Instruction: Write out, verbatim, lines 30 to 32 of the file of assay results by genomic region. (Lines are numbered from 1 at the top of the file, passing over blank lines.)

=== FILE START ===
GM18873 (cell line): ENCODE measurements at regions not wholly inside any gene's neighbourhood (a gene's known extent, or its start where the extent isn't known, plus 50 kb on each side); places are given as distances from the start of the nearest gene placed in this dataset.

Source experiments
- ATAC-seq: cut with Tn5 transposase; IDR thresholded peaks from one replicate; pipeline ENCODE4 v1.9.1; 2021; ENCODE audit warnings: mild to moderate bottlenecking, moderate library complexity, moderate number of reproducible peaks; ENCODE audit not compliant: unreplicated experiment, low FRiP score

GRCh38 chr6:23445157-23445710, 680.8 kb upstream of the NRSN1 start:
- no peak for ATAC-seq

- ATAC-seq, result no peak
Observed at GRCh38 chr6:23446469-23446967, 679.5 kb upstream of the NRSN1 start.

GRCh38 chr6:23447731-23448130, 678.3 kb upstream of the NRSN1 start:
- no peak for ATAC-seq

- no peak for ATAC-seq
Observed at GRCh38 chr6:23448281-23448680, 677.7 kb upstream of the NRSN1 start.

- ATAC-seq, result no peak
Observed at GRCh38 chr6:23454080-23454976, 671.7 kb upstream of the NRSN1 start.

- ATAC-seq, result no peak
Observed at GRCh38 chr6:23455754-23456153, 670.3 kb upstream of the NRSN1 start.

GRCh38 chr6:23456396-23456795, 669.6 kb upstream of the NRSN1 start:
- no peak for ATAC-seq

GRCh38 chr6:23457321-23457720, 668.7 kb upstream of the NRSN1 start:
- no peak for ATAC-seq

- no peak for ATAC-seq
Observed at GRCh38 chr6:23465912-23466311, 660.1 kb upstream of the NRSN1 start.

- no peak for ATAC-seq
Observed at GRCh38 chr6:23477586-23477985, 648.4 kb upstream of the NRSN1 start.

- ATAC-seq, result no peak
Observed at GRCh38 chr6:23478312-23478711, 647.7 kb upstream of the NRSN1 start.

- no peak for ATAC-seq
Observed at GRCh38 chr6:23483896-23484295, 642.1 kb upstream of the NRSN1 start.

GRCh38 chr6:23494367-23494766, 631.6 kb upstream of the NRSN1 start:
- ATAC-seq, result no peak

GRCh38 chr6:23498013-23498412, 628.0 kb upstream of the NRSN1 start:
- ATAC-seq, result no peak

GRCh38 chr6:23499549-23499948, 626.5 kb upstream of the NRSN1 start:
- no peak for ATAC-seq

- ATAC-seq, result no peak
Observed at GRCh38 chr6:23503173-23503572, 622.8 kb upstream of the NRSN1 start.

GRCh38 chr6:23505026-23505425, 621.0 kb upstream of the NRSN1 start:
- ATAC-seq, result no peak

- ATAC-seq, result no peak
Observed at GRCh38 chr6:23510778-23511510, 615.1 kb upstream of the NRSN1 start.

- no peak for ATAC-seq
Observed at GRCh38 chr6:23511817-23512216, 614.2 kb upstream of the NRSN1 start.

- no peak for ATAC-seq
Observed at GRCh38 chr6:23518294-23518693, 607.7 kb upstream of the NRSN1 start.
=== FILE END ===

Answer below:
GRCh38 chr6:23498013-23498412, 628.0 kb upstream of the NRSN1 start:
- ATAC-seq, result no peak

GRCh38 chr6:23499549-23499948, 626.5 kb upstream of the NRSN1 start: